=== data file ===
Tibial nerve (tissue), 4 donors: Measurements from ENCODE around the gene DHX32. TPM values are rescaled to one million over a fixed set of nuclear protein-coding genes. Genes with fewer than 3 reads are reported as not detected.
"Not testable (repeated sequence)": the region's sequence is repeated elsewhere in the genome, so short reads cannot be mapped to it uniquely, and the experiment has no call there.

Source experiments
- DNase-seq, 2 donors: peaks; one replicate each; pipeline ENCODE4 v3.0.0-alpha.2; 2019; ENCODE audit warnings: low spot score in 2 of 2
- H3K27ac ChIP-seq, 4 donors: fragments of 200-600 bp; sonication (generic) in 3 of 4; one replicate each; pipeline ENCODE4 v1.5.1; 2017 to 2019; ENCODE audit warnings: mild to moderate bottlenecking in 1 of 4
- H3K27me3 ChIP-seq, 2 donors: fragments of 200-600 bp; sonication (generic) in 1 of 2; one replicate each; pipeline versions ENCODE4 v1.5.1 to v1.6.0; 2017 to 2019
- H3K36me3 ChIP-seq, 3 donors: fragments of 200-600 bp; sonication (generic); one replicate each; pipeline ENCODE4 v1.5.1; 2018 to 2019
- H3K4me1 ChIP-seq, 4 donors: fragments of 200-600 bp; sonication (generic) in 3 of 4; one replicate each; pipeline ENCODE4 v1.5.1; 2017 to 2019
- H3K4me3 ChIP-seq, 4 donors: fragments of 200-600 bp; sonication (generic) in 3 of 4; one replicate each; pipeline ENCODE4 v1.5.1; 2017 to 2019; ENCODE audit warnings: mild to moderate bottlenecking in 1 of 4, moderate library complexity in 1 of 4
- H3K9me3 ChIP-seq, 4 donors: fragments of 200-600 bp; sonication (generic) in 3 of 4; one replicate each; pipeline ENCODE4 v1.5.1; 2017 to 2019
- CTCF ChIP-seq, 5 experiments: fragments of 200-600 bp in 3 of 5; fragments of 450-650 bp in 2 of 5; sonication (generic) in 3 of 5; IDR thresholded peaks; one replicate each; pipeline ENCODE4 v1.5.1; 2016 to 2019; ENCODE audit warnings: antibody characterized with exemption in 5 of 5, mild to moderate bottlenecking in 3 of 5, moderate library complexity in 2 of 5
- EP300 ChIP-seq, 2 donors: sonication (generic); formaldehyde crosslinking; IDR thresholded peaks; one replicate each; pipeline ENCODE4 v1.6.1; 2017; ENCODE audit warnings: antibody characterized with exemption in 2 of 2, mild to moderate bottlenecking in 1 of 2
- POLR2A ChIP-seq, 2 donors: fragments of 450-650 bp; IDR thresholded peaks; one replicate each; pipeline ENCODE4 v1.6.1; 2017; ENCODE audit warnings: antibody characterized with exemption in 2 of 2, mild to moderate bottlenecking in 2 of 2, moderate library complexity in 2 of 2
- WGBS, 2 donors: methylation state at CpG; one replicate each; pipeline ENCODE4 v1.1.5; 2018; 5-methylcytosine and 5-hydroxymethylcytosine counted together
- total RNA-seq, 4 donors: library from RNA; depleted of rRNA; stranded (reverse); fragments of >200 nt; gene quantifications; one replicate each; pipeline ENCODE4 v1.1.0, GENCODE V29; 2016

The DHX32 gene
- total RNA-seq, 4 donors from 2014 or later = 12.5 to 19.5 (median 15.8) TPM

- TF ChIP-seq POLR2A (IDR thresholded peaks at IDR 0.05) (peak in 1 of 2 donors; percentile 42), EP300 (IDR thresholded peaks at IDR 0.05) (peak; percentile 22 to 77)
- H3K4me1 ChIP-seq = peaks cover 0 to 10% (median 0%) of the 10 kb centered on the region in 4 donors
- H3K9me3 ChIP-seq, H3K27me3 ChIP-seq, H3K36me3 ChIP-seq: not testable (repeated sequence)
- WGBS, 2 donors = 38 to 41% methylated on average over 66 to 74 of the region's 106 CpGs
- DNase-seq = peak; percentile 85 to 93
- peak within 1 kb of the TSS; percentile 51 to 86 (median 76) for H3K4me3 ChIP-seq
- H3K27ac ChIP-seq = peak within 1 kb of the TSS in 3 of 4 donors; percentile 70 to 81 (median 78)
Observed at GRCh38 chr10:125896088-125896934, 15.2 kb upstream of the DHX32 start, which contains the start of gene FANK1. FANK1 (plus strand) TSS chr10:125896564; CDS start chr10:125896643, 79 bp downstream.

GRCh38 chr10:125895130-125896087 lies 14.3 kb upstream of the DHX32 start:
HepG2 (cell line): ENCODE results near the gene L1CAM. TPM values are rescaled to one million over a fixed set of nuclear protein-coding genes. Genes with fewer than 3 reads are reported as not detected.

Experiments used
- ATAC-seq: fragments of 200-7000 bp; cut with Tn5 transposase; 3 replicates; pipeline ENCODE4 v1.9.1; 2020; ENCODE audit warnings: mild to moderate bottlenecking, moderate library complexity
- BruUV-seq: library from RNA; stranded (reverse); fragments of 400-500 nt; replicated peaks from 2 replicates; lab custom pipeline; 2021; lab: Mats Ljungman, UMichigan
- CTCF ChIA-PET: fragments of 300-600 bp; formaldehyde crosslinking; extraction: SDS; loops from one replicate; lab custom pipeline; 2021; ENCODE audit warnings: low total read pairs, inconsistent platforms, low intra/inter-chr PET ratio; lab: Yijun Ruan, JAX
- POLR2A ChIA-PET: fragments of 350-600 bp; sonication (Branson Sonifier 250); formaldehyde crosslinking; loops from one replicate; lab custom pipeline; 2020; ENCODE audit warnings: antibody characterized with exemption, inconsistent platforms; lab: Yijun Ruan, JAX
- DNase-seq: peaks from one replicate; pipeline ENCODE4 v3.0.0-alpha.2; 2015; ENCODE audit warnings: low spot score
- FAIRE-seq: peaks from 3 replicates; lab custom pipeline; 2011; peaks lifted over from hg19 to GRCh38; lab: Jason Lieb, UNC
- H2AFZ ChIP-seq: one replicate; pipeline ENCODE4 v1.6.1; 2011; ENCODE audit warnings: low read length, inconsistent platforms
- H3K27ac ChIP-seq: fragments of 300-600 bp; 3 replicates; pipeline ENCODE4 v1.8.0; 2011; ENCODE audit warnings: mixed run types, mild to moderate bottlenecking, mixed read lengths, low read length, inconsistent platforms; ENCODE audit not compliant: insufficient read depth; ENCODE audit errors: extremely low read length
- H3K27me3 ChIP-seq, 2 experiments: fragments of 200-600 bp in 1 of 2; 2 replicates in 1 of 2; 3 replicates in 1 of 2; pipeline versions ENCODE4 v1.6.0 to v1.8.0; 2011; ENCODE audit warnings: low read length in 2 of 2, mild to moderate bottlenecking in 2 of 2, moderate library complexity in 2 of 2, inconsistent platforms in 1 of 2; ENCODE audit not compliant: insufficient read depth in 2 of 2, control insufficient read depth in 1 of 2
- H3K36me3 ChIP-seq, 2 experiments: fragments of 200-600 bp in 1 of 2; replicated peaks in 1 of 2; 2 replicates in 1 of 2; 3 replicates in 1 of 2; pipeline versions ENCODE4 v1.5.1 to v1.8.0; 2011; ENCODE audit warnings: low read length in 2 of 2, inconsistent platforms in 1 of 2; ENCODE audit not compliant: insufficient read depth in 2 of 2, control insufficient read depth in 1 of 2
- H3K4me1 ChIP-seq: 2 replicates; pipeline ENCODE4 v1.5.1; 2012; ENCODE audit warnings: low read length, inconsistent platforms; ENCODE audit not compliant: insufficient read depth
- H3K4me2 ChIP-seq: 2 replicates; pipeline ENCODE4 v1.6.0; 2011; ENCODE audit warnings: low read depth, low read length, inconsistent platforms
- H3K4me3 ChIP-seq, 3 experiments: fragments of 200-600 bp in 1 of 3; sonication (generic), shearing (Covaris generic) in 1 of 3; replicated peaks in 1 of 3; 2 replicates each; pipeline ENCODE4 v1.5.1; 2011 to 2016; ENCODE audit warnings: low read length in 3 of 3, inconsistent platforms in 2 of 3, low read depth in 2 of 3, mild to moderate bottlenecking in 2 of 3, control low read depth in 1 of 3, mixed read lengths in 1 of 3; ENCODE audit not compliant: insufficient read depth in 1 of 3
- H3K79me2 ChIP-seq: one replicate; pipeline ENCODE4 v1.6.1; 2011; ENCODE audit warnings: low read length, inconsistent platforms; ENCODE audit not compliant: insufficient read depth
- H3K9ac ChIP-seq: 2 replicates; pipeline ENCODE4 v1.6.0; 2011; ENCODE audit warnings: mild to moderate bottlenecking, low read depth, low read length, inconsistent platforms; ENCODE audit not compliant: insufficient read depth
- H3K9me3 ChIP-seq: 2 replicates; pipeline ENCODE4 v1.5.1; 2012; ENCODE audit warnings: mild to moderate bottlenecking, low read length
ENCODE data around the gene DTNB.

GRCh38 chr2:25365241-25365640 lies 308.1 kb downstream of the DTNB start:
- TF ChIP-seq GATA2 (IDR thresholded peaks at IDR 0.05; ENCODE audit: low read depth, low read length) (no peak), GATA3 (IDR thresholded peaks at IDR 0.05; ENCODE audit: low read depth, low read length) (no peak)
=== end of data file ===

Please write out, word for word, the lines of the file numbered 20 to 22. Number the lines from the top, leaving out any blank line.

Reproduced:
- H3K9me3 ChIP-seq, H3K27me3 ChIP-seq, H3K36me3 ChIP-seq: not testable (repeated sequence)
- WGBS, 2 donors = 38 to 41% methylated on average over 66 to 74 of the region's 106 CpGs
- DNase-seq = peak; percentile 85 to 93